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Erdoğan signals changes to structure of top courts

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Turkish President Recep Tayyip Erdoğan on Tuesday expressed dissatisfaction with recent rulings by the country’s highest courts and signaled that he is pushing for constitutional reforms to resolve what he sees as conflicts within the judiciary.

Erdoğan’s criticism follows his reaction to decisions by the Council of State and the Constitutional Court that clashed with the government’s positions.

In particular, he criticized the Council of State’s decision in 2022 to reinstate 450 judges and prosecutors who had previously been dismissed for alleged links to the faith-based Gülen movement. The Gülen movement is accused by the government of orchestrating a failed coup attempt in 2016 and is classified as a terrorist organization. The movement denies involvement in the coup or any terrorist activity.

Last week, during a flight back from his landmark visit to Egypt, Erdoğan said he is unable to remain silent on such judicial decisions, including a recent Constitutional Court ruling that overturned a law allowing the government to restrict access to online content.

Speaking at an appointment ceremony for judges and prosecutors in the presidential palace, Erdoğan outlined his vision for judicial reform. He advocated resolving the conflict with the high judiciary through constitutional amendments and seeking consensus in parliament to meet the country’s need for a new constitution.

Turkey’s judiciary draws widespread criticism for its perceived lack of independence under the rule of Erdoğan’s Justice and Development Party (AKP) government.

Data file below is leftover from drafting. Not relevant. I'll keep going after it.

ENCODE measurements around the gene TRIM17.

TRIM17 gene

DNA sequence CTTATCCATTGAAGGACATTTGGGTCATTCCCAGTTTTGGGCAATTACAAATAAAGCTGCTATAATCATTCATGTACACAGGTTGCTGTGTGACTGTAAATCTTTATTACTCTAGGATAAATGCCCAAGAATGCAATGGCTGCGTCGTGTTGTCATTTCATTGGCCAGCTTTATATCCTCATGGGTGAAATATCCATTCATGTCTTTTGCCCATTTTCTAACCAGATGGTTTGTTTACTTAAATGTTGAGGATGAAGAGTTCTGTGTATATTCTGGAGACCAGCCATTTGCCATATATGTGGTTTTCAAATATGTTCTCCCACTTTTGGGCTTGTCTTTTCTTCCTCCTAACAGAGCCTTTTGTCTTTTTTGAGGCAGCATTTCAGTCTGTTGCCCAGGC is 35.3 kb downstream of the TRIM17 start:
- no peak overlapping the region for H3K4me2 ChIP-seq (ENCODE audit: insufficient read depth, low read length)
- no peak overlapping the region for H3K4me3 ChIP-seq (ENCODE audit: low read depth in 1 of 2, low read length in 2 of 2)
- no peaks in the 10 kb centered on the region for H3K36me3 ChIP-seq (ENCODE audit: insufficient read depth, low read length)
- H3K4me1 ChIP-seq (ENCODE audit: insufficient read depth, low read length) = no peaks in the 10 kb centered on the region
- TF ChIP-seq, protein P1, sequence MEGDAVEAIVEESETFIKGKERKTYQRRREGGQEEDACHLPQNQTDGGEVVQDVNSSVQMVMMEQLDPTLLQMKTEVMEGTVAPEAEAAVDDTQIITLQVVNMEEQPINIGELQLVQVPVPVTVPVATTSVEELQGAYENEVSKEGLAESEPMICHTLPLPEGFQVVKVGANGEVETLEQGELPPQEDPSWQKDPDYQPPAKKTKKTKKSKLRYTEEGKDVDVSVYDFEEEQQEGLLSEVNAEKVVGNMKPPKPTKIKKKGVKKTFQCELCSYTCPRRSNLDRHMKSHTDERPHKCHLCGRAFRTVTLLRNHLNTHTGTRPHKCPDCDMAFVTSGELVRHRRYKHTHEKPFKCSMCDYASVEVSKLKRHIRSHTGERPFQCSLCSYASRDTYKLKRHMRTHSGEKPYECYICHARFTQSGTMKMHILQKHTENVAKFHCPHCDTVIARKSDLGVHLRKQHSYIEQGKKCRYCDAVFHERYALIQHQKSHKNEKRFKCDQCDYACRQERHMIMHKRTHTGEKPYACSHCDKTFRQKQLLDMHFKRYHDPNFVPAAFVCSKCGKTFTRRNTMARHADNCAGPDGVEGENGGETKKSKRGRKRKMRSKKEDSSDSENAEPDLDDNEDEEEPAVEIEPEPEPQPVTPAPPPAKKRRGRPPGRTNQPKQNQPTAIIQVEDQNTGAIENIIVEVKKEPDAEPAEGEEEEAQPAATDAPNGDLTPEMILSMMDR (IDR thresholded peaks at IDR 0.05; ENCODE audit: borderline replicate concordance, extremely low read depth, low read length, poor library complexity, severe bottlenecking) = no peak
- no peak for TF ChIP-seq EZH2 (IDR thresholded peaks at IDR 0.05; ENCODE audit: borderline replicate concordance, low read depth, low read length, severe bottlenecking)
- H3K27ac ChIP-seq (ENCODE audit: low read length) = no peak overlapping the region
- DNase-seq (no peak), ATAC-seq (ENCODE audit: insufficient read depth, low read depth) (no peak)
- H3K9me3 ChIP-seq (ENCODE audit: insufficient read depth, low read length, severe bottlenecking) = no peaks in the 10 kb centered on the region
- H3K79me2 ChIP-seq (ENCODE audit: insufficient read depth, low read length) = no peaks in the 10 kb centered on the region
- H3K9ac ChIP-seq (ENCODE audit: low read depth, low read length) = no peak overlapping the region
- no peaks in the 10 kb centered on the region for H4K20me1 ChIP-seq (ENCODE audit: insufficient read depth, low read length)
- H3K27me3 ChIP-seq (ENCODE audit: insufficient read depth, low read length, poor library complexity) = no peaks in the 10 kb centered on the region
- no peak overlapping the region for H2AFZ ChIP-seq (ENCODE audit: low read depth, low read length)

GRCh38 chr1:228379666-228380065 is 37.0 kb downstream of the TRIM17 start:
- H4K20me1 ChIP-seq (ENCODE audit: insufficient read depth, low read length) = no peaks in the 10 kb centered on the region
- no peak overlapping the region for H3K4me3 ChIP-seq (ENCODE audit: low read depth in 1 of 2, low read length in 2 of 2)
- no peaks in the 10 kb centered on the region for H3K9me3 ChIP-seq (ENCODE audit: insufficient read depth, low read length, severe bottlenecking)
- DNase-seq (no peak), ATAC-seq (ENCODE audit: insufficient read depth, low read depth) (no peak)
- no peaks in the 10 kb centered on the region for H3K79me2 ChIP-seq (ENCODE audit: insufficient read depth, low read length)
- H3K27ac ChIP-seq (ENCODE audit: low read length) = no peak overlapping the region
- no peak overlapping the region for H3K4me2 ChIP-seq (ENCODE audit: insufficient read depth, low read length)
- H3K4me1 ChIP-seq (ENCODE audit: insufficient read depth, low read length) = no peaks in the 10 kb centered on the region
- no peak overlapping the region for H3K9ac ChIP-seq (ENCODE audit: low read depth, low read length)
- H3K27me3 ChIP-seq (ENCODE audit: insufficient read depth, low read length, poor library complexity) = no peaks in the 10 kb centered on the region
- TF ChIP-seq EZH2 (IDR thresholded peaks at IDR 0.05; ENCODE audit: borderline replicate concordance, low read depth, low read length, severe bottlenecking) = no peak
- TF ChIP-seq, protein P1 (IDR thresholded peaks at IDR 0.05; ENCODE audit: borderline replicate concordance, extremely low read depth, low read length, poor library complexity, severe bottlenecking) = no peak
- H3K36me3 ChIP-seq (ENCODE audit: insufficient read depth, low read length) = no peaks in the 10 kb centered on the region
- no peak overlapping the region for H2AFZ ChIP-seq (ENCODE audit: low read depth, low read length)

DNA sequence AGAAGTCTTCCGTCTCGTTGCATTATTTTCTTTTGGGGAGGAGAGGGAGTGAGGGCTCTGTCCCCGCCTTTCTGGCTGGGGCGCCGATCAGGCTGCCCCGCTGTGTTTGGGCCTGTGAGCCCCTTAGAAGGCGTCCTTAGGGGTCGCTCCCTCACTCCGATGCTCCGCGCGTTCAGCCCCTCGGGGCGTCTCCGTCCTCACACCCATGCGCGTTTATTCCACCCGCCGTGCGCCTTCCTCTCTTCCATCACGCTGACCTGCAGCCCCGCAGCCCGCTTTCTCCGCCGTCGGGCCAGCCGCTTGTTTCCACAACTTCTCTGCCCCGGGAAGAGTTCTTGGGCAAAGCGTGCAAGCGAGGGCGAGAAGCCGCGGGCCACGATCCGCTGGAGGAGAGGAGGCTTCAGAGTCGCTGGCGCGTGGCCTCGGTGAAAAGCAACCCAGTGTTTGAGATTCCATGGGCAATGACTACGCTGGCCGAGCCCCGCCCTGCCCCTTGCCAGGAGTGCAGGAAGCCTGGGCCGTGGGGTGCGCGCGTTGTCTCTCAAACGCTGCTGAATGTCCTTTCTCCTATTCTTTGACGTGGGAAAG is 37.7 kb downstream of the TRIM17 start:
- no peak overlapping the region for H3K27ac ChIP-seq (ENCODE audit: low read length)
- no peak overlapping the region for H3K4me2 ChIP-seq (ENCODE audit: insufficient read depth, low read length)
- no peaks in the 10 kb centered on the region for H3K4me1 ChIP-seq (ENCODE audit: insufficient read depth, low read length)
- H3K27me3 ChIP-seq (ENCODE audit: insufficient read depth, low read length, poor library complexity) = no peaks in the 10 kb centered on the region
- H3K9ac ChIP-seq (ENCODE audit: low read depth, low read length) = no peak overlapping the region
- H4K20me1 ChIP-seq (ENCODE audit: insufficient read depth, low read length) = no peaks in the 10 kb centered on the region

Erdoğan is accused of exerting absolute control over the judiciary thanks to vast powers granted to him by a presidential system of governance.

The country has been experiencing a judicial crisis sparked by the imprisonment of an opposition lawmaker who was kept in prison despite two decisions from the Constitutional Court in his favor.

The Supreme Court of Appeals, which upheld an 18-year sentence for lawmaker Can Atalay in a politically motivated trial, refused to act in line with the Constitutional Court’s decisions and filed criminal complaints against the members of the top court due to their ruling, a first in the judicial history of Turkey.

Atalay was eventually stripped off his parliamentary status last month in defiance of successive rulings by the Constitutional Court.

Many say there is no longer a separation of powers in the country and that members of the judiciary are under the absolute control of the government and cannot make judgments based on law.

In a sign of the deteriorating rule of law in the country, Turkey was ranked 117th among 142 countries in the rule of law index published by the World Justice Project (WJP) in October.

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